Upward mobility: Marine Corps veteran finds variety, rewards working at Yuma Proving Ground
Now in his 36th year at U.S. Army Yuma Proving Ground (YPG), Marine Corps Veteran Jose Ramos has spent decades testing for the best.
Born in Lisbon, Portgual, Ramos’ family came to the United States when he was 11 years old.
He loved his new country and thrilled at John Wayne movies: he says they inspired him to enlist in the Marine Corps when he came of age. After basic training at Camp Lejune, he was stationed at New River, then South Korea, and finally Marine Corps Air Station-Yuma. During his time active duty, he was only vaguely aware of YPG’s existence.
“Sometimes I used to like to drive and listen to music, so I would take Highway 95 and I would stop at the big guns. I never made that left turn into YPG.”
He married his wife Tammy in 1985, and when his enlistment was up they moved back to New Jersey and had two children. There stay was brief, however.
“I came back because my wife is from Yuma and her family was here. She didn’t like the cold.”
In 1987, his wife’s brother, Rick Douglas, a longtime test officer at the proving ground, told him about a job opening in the conditioning chambers section.
“Within two weeks we’d packed everything up, sold our house, and moved down here.”
After three years at YPG, he was working in the proving ground’s motor pool, delivering scores of
different test items to points across the proving ground’s vast test ranges and beyond. The tools of the motor pool’s trade are a variety of tractor trailers and flat beds, and tactical wreckers to transport towed howitzers. Ramos’ experience over the next dozen years made him an ideal candidate to become a test vehicle operator.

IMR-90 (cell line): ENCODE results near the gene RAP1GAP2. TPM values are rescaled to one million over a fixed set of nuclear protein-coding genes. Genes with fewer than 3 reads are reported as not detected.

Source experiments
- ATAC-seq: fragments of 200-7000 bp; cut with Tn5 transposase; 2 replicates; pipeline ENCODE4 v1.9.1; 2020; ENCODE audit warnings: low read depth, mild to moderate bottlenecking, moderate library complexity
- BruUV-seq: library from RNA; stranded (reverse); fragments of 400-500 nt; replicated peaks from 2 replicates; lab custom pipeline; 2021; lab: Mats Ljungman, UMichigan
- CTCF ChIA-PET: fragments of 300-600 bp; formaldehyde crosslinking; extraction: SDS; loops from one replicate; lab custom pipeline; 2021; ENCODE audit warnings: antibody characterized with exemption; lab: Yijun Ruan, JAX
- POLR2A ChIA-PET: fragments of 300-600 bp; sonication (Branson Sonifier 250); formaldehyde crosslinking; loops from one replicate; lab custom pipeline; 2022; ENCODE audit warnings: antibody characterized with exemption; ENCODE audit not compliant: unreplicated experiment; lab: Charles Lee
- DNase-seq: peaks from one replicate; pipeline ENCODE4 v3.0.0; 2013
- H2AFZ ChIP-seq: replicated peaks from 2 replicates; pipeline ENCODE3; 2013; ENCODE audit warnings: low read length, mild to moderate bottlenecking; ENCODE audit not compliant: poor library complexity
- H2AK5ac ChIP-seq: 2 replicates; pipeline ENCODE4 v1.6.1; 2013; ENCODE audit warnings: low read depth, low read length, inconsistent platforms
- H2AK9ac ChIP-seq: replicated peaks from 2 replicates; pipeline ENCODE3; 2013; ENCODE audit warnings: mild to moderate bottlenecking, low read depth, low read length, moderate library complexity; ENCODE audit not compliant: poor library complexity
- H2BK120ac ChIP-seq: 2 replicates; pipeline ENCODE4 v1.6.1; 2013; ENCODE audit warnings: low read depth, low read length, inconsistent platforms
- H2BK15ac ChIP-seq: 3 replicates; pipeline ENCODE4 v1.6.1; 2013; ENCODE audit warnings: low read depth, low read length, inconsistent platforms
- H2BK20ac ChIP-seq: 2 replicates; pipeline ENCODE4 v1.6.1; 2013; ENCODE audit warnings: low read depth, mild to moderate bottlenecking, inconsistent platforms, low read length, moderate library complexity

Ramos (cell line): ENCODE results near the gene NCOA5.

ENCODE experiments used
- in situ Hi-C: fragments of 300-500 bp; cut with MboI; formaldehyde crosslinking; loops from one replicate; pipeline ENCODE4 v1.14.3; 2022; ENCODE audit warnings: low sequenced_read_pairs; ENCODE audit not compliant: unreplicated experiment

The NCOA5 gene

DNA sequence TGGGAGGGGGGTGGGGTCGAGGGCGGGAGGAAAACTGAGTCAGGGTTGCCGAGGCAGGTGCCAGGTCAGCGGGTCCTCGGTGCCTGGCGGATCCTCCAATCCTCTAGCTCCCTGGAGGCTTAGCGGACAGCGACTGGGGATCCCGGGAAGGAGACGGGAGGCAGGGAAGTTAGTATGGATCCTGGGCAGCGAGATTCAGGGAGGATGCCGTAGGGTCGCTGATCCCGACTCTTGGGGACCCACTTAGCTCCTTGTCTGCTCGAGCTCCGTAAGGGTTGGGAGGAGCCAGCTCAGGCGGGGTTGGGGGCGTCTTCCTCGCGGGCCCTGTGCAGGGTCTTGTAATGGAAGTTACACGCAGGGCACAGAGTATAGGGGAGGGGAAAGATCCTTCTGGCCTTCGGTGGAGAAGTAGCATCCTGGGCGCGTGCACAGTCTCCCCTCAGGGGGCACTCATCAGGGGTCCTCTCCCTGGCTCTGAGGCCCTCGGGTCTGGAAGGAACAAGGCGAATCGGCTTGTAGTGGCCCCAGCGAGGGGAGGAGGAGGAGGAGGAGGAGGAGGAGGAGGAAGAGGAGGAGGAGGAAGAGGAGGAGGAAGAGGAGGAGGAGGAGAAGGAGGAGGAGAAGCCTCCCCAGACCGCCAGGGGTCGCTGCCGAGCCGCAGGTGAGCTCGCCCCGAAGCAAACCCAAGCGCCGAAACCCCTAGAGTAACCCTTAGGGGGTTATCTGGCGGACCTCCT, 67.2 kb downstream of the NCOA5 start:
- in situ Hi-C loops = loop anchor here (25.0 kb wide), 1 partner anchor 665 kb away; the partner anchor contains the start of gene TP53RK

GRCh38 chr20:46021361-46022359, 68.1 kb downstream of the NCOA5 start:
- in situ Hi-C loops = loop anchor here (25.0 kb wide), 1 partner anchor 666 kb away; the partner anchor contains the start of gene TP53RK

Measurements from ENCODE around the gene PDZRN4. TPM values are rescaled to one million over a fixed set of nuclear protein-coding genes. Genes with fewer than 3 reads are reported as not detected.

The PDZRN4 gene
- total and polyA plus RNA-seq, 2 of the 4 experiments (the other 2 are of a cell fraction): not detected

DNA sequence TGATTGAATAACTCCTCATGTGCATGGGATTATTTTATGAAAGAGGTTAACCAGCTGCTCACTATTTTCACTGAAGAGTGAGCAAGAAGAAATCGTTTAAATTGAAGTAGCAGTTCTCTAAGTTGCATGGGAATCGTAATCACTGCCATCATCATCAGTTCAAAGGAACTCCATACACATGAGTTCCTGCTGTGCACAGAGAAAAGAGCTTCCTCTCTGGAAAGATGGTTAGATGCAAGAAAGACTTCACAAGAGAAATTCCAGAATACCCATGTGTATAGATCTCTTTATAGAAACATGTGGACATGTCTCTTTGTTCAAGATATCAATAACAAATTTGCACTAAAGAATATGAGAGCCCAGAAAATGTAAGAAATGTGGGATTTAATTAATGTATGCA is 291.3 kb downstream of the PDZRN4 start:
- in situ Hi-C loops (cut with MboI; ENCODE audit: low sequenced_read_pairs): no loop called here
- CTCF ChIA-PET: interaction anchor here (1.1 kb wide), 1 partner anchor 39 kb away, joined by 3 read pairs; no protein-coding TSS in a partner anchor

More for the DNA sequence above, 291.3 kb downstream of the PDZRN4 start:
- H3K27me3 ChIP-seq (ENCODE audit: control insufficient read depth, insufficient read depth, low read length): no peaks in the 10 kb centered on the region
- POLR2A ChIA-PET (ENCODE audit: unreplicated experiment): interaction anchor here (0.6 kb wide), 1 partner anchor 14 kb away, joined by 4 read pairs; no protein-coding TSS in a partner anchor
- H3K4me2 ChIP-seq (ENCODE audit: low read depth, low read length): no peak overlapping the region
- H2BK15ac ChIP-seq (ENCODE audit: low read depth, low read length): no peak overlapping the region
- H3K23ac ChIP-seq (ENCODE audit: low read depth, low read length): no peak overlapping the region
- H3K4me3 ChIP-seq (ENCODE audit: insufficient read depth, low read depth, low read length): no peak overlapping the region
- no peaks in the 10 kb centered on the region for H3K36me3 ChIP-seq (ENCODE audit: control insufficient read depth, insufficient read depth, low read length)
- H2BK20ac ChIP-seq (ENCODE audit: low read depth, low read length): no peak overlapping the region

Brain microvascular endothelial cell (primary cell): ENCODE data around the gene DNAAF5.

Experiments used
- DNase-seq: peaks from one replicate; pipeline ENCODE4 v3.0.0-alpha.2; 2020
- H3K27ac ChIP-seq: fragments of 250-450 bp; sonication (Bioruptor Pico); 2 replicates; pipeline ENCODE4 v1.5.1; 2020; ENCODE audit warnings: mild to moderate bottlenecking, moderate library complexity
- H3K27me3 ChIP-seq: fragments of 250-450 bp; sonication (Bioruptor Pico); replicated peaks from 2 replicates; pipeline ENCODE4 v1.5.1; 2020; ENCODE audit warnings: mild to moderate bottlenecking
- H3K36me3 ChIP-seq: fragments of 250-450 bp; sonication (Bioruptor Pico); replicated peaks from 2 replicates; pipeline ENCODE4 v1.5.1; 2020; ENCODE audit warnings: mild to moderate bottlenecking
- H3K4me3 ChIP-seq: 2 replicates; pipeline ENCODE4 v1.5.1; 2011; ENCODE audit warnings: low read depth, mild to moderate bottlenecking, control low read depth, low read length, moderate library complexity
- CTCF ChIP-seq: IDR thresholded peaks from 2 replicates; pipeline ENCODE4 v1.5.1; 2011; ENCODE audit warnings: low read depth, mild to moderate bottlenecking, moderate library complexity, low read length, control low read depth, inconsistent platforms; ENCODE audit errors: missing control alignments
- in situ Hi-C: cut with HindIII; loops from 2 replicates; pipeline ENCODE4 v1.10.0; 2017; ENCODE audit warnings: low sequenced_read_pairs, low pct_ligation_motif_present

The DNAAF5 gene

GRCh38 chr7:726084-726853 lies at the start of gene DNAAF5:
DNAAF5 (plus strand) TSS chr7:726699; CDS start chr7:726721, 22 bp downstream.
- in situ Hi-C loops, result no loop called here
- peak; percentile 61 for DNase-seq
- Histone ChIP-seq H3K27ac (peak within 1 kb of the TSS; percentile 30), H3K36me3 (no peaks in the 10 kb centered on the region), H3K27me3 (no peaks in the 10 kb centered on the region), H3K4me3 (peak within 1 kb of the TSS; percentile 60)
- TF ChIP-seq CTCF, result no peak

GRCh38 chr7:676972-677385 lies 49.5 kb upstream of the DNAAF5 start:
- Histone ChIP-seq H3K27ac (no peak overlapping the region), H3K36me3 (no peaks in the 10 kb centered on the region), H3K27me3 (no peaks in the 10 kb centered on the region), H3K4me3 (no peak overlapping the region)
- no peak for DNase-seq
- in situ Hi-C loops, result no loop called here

“I had acquired all of these licenses because I used to have to take all of the tanks and artillery pieces downrange for the gunners.”
Over the next dozen years, he became known for his specialized experience driving M1 Abrams Main Battle Tanks.
“I love the M1s—they’re near to
my heart because I’ve done a lot of work with them. As test driver, test lead, and test coordinator.”
Prior to the first Gulf War in the early 1990s, the life-expectancy of the tracks used to propel an M1 Abrams Main Battle Tank along the ground was measured in the hundreds of miles. After extensive testing at U.S. Army YPG, today’s tank treads last for thousands of miles. Proving out the upgrades was hard labor driving along hundreds of miles of desert road courses in the intense Yuma heat.
“My back hurts a little bit. It took a bit out of me.”
His knowledge of the system also led him to support tests in places like
Dugway Proving Ground and YPG’s Cold Regions Test Center, where he spent most of six months driving the M1 in the intense Alaskan cold, with only a two-week break around Christmas time.
“When we left it was
-35, when we got back the first week in January it got down to -49.8. It was a good experience.”
He became a test coordinator for M1s for two years until a job as a range control specialist became available.
“I like challenges—that’s why I keep moving.”
Most divisions at YPG are fast paced, but few rival the Range Operations and Training Division in terms of the sheer scope of responsibility and volume of work. Responsible for coordinating safe operations of numerous inherently dangerous test activities in a geographic area that is larger than the state of Rhode Island, every individual and group heading out to test on YPG’s ranges must get clearance from the range controllers before they can proceed to their destination. On a busy day, this can mean upwards of 250 phone calls for range clearances, with an equal number of calls to cancel them at the conclusion of the day.
Seven years into his current role, Ramos still derives great satisfaction from working on behalf of the warfighter.
“This is my adopted country and I wanted to give back. That’s why I joined the Marine Corps when I was young, and I think I’m still giving back.”